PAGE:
Over a million developers have joined DZone.
{{announcement.body}}
{{announcement.title}}

Implementing Custom Exceptions in Java

DZone's Guide to

Implementing Custom Exceptions in Java

Learn why, when, and how to use custom exceptions in Java projects, including best practices, coding techniques, and tips for documentation.

· Java Zone
Free Resource

Get the Edge with a Professional Java IDE. 30-day free trial.

We already talked a lot about exception handling on this blog and described the differences between checked and unchecked exceptions, best practices, and common mistakes. If you’ve read these posts, you probably recognized a pattern. You should provide detailed information about the situation that caused the exception, and you should not remove anything that might be useful to the caller.

You often can achieve that by using standard exceptions with good messages. The Java Exception class describes the kind of event, and the message provides detailed information about it. You can take this concept one step further by using a custom exception.

Custom exceptions provide you the flexibility to add attributes and methods that are not part of a standard Java exception. These can store additional information, like an application-specific error code, or provide utility methods that can be used to handle or present the exception to a user.

4 Best Practices for Custom Exceptions

There are 4 general best practices that you should follow when you decide to implement a custom exception class. These recommendations make your code and API easier to understand. They also reduce the required amount of documentation. That quickly pays off if multiple developers work on the same application or library, new team members join your project, or a third-party software vendor decides to use your APIs.

1. Always Provide a Benefit

The previously described examples for additional attributes or methods showed the intention of a custom exception. It provides information or functionality that is not part of Java’s standard exceptions.

That’s the essence of the first and most important recommendation. Otherwise, your exception doesn’t provide any benefit compared to the vast number of exceptions that are already provided by the JDK.

If you can’t provide any benefits, you should better use one of the standard exceptions, like UnsupportedOperationException or IllegalArgumentException. All Java developers already know these exceptions. That makes your code and API easier to understand.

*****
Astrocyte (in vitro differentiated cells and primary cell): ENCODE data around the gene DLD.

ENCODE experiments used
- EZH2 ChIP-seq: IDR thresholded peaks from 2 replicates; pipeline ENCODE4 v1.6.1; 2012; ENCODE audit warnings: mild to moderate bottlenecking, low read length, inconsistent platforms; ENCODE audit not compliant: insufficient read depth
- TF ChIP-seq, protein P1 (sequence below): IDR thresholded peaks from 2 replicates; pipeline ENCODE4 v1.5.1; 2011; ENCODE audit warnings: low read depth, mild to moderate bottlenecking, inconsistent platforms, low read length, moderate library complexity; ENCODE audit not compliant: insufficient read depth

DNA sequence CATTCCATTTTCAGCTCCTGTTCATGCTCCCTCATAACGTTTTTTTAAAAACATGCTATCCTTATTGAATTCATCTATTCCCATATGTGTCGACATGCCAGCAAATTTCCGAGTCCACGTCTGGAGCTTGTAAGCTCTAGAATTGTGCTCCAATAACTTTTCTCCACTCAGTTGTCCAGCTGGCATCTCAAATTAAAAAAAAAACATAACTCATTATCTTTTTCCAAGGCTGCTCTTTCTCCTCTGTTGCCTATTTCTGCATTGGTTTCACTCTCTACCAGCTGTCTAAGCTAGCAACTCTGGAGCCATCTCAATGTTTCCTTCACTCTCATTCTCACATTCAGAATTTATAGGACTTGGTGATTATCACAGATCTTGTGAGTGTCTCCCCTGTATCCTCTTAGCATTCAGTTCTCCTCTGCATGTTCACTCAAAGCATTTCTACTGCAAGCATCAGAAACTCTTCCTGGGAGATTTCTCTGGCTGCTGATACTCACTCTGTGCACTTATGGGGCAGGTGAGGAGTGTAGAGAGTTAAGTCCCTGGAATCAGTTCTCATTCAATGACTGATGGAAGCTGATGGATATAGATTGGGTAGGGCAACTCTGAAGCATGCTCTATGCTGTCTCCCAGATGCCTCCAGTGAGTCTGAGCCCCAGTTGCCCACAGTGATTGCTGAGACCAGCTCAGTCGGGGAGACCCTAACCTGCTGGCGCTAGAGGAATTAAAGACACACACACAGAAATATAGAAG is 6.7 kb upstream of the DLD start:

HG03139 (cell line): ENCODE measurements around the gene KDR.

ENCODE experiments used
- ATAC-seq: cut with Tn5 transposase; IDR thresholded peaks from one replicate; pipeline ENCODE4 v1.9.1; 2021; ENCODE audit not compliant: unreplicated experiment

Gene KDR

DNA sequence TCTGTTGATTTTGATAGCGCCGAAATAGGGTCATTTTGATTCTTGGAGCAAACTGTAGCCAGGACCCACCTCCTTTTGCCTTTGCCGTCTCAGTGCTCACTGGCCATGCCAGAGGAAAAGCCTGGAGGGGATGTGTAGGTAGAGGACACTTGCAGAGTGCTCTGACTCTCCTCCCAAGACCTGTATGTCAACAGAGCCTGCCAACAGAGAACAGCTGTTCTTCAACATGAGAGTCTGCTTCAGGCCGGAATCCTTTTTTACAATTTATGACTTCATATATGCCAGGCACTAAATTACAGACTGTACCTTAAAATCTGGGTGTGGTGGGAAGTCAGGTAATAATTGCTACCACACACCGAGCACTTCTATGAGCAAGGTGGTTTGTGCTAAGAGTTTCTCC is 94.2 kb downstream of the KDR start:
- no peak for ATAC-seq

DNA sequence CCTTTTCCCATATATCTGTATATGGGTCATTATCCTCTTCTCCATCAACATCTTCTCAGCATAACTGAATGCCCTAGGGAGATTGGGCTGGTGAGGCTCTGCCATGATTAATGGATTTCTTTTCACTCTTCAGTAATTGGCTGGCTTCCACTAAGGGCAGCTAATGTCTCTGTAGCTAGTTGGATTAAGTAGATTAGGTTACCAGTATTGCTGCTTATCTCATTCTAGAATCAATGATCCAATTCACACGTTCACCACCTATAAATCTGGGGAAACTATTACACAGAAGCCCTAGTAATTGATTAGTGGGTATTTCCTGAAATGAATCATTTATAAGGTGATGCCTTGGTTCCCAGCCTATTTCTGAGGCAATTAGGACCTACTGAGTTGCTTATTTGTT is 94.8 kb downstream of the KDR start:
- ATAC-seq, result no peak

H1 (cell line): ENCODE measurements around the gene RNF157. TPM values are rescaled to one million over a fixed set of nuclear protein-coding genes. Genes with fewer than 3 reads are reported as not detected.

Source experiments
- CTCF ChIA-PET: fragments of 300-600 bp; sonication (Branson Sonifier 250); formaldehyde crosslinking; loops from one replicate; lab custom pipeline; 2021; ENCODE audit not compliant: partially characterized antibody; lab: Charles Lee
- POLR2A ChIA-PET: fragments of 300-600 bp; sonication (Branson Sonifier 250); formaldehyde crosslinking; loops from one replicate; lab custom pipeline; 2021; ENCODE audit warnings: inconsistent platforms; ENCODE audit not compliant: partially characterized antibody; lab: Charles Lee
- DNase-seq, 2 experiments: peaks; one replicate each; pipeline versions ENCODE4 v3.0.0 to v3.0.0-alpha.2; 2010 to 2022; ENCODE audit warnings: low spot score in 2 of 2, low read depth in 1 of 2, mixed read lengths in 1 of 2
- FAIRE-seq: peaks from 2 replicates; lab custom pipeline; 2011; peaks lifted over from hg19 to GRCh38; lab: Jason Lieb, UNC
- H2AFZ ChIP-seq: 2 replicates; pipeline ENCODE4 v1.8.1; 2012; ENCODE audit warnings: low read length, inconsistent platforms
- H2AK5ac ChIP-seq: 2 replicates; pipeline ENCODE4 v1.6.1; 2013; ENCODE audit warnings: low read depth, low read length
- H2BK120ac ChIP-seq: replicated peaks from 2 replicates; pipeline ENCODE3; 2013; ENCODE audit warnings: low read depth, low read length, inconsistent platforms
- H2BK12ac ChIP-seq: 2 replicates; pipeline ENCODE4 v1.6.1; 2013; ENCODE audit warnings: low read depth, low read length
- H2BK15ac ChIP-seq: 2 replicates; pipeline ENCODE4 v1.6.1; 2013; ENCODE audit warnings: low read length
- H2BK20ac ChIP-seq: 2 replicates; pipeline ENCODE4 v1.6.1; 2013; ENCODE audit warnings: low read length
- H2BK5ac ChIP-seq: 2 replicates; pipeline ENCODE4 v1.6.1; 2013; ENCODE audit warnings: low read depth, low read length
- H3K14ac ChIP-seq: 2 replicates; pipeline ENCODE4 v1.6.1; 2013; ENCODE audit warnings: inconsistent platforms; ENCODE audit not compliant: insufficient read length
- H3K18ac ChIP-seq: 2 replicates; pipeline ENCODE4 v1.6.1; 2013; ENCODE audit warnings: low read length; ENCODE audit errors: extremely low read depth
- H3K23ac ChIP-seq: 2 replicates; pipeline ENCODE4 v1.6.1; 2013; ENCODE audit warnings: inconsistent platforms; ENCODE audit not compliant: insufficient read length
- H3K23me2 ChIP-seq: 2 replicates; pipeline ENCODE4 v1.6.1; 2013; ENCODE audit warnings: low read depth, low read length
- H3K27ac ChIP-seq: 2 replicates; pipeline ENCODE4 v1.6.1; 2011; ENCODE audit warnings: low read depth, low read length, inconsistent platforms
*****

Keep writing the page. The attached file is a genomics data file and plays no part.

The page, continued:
2. Follow the Naming Convention

When you take a look at the exception classes provided by the JDK, you quickly recognize that all of their names end with “Exception”. This general naming convention is used throughout the Java ecosystem. And your custom exception should follow it as well.

3. Provide Javadoc Comments for Your Exception Class

We shouldn’t need to talk about this best practice, but I have seen way too many custom exceptions without any Javadoc.

It’s a general best practice to document all classes, fields, constructors, and methods of your API. If you ever had to use an undocumented API, you know exactly why. Undocumented APIs are very difficult to use.

Exception classes might not be the most obvious part of your API, but they are still part of it. As soon as one of your client-facing methods throws an exception, the exception class becomes part of the API. That implies that it requires documentation and a good Javadoc.

The Javadoc should describe the general meaning of the exception and the situations in which it might occur. The goal is to help other developers to understand your API and to avoid common error scenarios.

/**
 * The MyBusinessException wraps all checked standard Java exception and enriches them with a custom error code.
 * You can use this code to retrieve localized error messages and to link to our online documentation.
 * 
 * @author TJanssen
 */
public class MyBusinessException extends Exception { ... }


4. Provide a Constructor That Sets the Cause

Quite often, your code catches a standard exception before you throw your custom exception. You should not hide this fact. The caught exception usually contains essential information that you will need to analyze a production incident.

In the following example, the NumberFormatException provides detailed information about the error. You will lose this information if you don’t set it as the cause of the MyBusinessException.

public void wrapException(String input) throws MyBusinessException {
    try {
        // do something
    } catch (NumberFormatException e) {
        throw new MyBusinessException("A message that describes the error.", e, ErrorCode.INVALID_PORT_CONFIGURATION);
    }
}


Exception and RuntimeException provide constructor methods that accept a Throwable which describes the cause of the exception. And your exception should do the same. You should implement at least one constructor that gets the causing Throwable as a parameter and sets it on the superclass.

public class MyBusinessException extends Exception {

    public MyBusinessException(String message, Throwable cause, ErrorCode code) {
            super(message, cause);
            this.code = code;
        }

        ...
}


These are the most important best practices for implementing custom exception. If you’re looking for more tips and recommendations, take a look at my posts featuring 9 best practices and 7 common mistakes when working with Java exceptions.

Implementing a Custom Exception

Creating a custom checked exception is simple. You already saw multiple parts of it when I explained the 4 best practices for implementing custom exceptions.